Running and Leadership – Commitment

Leadership is Commitment

1st of 5

I decided to begin training for a 5K road race when I was 48 years old. I had trouble running from one driveway to the next one. This was a major change in my life, however, I was committed to succeed.

Two years later, I had finished over 50 5K races and was training for a half marathon.

My commitment was to, #1 not finish last, and #2 to finish without stopping. I accomplished that goal with every race. I am really bad at this, however, running is a discipline in my life that is important. When I run, I feel better, have more energy, and get more accomplished each day. Running is also my quiet time when I can think and work out problems.

Yesterday, while running, I decided to write about the connection between running and leadership. For the next 5 days, I will post 5 blogs with ideas for leadership.

First, you do not need to have a big team to feel that you are a leader. My simple qualifying points to be considered a leader are as follows:

You are a leader if…

  1.  …you get things done
  2. …you know how things get done
  3. …you influence other people

Here are some thoughts that work for running (or any type of exercise) and leadership.

  • Commit to a goal, make a schedule and follow it
  • Follow the plan, even on days when you don’t want to
  • Starting is the key to finishing, but not the whole answer – you have to finish
  • Don’t quit – you can make it
  • You don’t have to be first
  • If you keep it up, eventually you will get a second wind and finish with a flare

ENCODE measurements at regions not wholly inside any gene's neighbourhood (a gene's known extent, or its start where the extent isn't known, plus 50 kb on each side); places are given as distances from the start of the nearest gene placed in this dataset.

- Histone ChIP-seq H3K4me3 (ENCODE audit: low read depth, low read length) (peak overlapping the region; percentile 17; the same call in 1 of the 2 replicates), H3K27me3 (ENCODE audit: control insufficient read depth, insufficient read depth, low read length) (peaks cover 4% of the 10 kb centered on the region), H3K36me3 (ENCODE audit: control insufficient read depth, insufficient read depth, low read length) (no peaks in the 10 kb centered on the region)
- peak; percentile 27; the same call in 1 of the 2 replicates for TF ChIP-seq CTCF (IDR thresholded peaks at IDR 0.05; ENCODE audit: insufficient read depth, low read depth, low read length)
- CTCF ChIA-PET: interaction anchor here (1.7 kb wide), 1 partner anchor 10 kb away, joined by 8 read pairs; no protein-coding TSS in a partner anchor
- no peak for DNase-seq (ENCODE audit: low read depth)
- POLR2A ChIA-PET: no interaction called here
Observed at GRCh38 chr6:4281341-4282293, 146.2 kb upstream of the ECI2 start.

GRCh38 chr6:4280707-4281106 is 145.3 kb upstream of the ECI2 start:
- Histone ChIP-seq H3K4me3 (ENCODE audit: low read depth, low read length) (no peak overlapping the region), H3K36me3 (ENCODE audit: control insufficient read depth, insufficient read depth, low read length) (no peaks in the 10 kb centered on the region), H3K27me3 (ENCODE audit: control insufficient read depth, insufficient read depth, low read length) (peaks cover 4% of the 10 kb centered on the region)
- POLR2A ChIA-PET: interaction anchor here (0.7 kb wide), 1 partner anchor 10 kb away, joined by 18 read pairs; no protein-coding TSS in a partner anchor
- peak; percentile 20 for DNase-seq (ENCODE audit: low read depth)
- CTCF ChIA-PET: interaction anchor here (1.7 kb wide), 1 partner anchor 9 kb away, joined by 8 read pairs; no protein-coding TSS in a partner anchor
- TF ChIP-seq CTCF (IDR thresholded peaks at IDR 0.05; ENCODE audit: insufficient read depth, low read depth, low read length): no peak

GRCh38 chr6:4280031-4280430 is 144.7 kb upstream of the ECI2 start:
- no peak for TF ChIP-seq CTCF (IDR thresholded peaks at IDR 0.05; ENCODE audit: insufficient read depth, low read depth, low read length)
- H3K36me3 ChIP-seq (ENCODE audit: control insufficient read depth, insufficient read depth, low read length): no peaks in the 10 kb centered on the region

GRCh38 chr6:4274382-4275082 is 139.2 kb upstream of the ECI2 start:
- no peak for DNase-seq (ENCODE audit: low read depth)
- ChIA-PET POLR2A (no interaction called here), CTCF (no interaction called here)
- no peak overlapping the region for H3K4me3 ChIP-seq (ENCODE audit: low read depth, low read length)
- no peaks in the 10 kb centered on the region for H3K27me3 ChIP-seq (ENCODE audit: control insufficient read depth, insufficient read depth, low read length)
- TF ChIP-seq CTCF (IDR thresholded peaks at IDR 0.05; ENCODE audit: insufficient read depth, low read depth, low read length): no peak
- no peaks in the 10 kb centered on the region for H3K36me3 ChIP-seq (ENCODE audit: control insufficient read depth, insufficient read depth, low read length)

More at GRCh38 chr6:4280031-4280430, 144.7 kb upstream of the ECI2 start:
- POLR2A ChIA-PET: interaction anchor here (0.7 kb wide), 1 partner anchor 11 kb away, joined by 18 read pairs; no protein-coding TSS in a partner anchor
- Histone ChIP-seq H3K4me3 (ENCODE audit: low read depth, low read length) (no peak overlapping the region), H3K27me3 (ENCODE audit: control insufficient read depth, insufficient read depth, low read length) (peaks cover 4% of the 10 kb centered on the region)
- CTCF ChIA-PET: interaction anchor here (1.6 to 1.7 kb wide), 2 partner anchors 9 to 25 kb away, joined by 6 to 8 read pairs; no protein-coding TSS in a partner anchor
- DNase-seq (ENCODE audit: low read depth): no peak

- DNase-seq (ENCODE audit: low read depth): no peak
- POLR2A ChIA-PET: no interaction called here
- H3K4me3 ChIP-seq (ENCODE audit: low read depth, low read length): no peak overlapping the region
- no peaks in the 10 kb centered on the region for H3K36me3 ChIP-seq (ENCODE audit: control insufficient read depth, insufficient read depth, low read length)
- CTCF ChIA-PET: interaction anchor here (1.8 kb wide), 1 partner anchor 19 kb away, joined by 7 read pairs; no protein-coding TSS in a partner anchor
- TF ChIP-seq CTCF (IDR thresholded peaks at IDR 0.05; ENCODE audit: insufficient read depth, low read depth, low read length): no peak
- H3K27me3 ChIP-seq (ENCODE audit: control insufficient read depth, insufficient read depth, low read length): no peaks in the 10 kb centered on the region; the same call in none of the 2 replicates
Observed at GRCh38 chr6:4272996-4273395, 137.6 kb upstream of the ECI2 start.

• When you finish, the sense of accomplishment will empower your day
  • Set your own pace and don’t let others tell you that it’s not good

When I ran my last half marathon, I was almost 65, so I came up with the list below about being an older runner. Being older is no longer an excuse to not try.

You can tell that you are an older runner when:

  • In the first mile, your body tells you that you should be home in bed.
  • Your excuse for not being in the lead of the race is that being behind the pace car will make you feel “exhausted.”
  • In the second mile, your body tells you that you should be home in bed.
  • You think you won the race, because you ran longer than anyone else.
  • In the sixth mile, your body tells you that you should be home in bed.
  • The race walkers pass you by, saying “Good job, sir.” (sir is the clue)
  • A runner passes by, saying that he would be running faster, except for the knee transplants.
  • In the eighth mile, your body tells you that you should be home in bed.
  • Your running doesn’t really make you live longer – it just makes life seem longer.
  • Everyone shouts your name, cheering you on, and you think it’s because you are famous in your old age – until you realize that your name is printed on your racing bib.
  • It’s the cheapest form of entertainment you can think of.
  • You run because it’s your only chance to hear heavy breathing again.
  • In the last mile of the race, your body tells you that you should be home in bed.

Many of the excuses I hear for not trying are dumber than the list above, but people tell them to me as if the reasons make good sense.

What’s your reason for not trying?

Hugh Ballou
The Transformational Leadership Strategist

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(c) 2012 Hugh Ballou. All rights reserved.